The Ultimate Guide to Moving to Illinois

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Illinois may be the birthplace of the skyscraper and the one-time home of Abe Lincoln, but in the Prairie State corn is still king. The Illinois state grain is corn, another state vegetable is sweet corn, and the Illinois state snack is popcorn. With its rich soils and level ground, a full 75% of the state is devoted to farmland. Much of Illinois’ landscape was once a vast grassland, but you’re now more likely to see seas of soy, oats, wheat, hay and — yes — corn, dotted with sheep, cattle and hogs. These 28 million arable acres aren’t the state’s only draw, of course. Illinois is also home to the nation’s third-largest city — Chicago — which draws droves of visitors each year to its sights and shores.

Chicago may be the Prairie State’s only big city, but it’s also the largest metropolis in the entire region. Both a cultural and transportation titan, city of Chicago is a dominant economic force in Illinois and in the nation — its GDP now exceeds $1 trillion.

Don’t discount the smaller cities and towns around the state, though. The Quad Cities, for example — located on the northwest border with Iowa — create a rich and lively community. At every turn, you’ll find everything from art museums to breweries to incredible state parks to explore. On the southern border with Missouri, smaller cities like Belleville and Edwardsville are a part of the greater bi-state area of St. Louis, which gives residents access to the jobs, healthcare and cultural resources of a major city within a short drive from home.

As the fifth most populous state in the union, the Land of Lincoln now has the fifth-largest GDP, following California, New York, Texas and Florida. With a low cost of living, top-notch educational and job opportunities and access to high-quality social services, the state of Illinois can be a great place to relocate, especially if you’re raising a family.

Whether you’re moving for career, family or the lure of Lake Michigan, Illinois is a welcoming place to call home.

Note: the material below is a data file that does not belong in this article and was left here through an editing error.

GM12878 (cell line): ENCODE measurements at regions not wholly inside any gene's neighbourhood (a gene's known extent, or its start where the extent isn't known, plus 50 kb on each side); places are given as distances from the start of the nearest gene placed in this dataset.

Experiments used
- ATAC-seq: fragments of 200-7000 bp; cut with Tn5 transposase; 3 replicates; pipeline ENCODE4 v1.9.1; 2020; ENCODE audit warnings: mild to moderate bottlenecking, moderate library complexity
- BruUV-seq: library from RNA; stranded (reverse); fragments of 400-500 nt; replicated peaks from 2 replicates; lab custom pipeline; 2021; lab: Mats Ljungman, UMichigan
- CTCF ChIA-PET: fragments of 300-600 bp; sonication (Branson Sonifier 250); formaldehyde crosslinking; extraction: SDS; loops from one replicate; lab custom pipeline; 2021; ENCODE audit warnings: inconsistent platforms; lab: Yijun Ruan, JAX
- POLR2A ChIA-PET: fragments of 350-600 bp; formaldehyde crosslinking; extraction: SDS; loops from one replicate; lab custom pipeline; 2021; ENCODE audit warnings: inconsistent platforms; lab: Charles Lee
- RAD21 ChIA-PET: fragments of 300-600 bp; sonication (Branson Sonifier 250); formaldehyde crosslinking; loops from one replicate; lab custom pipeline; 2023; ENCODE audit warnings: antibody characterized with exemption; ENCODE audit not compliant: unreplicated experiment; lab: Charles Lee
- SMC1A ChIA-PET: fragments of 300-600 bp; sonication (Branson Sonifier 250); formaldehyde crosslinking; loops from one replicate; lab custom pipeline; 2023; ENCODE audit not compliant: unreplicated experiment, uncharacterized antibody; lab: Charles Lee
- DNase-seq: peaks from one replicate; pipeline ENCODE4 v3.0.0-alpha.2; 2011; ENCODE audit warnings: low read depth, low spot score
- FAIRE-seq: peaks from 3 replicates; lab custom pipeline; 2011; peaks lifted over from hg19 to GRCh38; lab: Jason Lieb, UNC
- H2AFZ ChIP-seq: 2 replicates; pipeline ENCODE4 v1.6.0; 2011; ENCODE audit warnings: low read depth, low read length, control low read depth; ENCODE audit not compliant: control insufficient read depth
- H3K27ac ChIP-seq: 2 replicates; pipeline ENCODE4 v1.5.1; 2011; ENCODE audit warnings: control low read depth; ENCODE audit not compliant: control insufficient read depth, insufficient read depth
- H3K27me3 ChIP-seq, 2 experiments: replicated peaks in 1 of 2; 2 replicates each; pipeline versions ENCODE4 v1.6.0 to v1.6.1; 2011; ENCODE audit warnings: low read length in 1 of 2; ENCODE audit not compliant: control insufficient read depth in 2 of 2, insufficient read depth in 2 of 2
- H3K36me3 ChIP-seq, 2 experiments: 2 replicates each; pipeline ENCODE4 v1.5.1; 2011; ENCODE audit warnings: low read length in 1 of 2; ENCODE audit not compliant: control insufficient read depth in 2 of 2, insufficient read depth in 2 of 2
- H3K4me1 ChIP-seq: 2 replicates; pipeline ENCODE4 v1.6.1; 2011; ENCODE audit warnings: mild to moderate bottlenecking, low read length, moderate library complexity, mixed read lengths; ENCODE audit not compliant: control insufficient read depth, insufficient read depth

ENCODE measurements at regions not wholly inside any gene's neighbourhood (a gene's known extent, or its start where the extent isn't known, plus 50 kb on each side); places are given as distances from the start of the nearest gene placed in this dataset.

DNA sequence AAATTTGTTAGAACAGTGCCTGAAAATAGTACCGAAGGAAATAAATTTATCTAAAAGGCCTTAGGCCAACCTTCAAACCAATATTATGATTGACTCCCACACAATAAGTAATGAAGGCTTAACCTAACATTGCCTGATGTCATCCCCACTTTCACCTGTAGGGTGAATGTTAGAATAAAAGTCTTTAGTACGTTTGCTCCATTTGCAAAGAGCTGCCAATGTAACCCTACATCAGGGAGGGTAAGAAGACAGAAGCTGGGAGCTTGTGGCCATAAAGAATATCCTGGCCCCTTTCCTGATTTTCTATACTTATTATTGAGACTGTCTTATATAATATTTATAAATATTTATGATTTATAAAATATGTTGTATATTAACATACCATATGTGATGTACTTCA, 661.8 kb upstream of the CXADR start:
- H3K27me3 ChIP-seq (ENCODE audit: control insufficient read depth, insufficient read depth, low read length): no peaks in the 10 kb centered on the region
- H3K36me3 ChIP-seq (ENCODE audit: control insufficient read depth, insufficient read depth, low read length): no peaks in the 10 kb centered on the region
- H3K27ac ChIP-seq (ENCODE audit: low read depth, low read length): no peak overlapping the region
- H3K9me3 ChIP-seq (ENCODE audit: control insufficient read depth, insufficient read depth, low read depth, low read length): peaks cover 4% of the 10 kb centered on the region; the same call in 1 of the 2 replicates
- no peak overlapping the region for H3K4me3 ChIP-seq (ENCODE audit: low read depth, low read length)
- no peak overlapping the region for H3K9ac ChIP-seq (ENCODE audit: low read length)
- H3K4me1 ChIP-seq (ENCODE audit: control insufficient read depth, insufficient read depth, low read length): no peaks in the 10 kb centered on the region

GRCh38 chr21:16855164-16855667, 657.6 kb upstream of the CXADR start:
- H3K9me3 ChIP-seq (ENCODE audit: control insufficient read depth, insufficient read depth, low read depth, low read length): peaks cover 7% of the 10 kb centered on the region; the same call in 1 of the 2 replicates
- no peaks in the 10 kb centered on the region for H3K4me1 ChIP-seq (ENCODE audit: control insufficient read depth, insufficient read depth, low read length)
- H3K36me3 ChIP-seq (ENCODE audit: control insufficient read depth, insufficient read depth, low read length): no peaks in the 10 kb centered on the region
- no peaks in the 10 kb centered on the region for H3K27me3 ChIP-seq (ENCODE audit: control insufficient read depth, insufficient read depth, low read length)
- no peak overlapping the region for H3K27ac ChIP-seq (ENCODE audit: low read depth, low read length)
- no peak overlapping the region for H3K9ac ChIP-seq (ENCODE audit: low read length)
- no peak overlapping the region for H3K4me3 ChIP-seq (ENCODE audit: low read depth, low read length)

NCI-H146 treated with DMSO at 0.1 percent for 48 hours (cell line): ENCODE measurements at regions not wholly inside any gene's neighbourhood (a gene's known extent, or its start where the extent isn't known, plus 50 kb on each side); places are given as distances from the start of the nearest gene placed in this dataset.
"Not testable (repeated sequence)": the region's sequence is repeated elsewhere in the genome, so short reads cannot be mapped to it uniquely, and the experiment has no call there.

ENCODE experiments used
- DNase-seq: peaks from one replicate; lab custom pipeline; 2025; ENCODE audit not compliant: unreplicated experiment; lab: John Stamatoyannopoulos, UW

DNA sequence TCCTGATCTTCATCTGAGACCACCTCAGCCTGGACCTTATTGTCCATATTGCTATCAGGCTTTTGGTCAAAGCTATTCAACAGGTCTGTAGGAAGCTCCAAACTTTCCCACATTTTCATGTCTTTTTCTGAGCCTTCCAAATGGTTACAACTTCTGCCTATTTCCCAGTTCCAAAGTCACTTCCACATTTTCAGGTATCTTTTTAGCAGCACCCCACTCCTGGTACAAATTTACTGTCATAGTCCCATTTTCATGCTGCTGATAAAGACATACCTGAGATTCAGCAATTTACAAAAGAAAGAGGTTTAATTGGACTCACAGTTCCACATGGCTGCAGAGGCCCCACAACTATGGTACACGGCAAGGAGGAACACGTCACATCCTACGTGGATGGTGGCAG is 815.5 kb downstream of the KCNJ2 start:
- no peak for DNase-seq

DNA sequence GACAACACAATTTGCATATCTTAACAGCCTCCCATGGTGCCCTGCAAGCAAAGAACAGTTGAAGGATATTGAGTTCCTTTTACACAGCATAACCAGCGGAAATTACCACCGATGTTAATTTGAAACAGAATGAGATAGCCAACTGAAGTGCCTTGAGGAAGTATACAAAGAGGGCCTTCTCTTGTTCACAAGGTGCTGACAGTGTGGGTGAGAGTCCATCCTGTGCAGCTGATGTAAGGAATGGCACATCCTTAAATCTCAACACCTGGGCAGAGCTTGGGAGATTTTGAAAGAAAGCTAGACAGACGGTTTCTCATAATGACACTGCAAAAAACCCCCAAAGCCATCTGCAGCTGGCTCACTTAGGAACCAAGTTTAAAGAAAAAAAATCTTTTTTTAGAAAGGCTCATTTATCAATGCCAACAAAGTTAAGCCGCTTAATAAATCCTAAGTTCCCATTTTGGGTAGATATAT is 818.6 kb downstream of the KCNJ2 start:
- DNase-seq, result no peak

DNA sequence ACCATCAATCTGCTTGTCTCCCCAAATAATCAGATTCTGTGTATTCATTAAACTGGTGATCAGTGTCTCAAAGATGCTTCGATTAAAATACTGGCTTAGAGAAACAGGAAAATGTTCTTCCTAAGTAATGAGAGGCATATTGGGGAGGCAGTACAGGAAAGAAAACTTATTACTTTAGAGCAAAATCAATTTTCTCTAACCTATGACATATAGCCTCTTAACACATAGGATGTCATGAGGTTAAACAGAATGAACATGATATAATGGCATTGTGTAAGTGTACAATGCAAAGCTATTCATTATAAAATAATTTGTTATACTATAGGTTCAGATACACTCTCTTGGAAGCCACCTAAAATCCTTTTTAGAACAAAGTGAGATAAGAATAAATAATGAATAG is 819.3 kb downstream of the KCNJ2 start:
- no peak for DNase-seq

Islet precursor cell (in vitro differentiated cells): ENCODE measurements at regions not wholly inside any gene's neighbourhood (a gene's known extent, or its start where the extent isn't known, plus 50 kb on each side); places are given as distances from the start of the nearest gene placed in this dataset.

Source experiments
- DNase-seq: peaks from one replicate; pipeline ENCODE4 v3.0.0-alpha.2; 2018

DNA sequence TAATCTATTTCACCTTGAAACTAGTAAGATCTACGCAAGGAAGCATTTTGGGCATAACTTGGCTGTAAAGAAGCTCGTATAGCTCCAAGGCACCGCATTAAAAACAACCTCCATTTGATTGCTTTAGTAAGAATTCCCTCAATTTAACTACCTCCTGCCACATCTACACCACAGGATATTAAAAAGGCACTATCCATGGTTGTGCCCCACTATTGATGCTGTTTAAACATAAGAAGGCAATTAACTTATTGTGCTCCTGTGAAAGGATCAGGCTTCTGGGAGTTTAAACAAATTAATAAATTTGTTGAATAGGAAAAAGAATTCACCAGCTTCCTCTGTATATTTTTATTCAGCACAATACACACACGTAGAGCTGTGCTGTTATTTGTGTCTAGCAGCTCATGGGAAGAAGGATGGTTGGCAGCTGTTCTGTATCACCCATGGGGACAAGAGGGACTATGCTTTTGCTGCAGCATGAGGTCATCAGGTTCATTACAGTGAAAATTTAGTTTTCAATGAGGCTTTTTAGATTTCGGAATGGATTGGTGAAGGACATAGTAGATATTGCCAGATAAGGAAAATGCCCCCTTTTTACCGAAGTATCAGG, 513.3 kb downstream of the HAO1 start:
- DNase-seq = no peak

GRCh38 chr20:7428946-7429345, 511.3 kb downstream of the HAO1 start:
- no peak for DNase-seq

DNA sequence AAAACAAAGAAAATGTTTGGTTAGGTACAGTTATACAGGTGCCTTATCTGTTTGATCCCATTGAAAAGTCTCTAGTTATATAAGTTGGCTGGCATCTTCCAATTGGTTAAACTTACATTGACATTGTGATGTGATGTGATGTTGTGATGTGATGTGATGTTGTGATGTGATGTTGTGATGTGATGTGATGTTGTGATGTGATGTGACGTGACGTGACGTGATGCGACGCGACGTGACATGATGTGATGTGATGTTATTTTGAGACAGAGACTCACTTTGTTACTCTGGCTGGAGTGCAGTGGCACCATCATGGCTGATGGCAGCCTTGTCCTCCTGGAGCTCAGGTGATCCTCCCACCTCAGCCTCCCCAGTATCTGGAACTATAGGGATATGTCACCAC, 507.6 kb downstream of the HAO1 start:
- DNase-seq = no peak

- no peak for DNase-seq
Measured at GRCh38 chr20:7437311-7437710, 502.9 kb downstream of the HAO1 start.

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Living in Illinois

Illinois has one of the largest and most diverse economies in the nation. With a civilian labor force of 6.1 million people, careers were the #2 reason people relocated to Illinois last year, according to United Van Lines 46th Annual Movers Study. But unemployment here remains above national levels and is ticking up. In December 2022, the unemployment rate had reached 4.7%, — over a point higher than the national average.

The agriculture industry generates $19 billion dollars of revenue for the state each year. Even more is generated by agriculturally adjacent industries, like farm equipment and real estate. Corn and soy crops are used for food, feed and fuel. In fact, the state produces more ethanol than any other, while also generating a significant amount of soy biodiesel.

Chicago is home to 35 Fortune 500 companies — the second-highest of any metro area — including Abbott Laboratories, Allstate and State Farm. So, those seeking employment in Illinois have diverse industries to choose from. But the appeal of lower corporate taxes in other states has enticed even state stalwarts like Caterpillar to do the unthinkable and relocate; the company is now based outside Dallas.

At $72,563, Illinois’ median household income is higher than the national average and above those of all its neighbors. The cost of living in the state is relatively low, but transportation costs are above the national average. Chicago may be to blame for that. Despite its well-developed public transportation system, there is no stopping the Windy City’s sprawl. Chicago has been ranked the 2nd most congested city on the planet.

As in many states, housing costs in Illinois spiked in the last two years, with single-family homes and condo prices rising 4% in 2022. But home values now seem to be settling down: December prices ended 2.1% lower than the previous year. The state does impose relatively high property taxes as well. With a state property tax rate of 2.05%, Illinois has the second-highest rates in the nation, according to the Tax Foundation. The majority of the revenue goes to school funding, though, so the trade-off may ultimately be a value-added proposition for some families.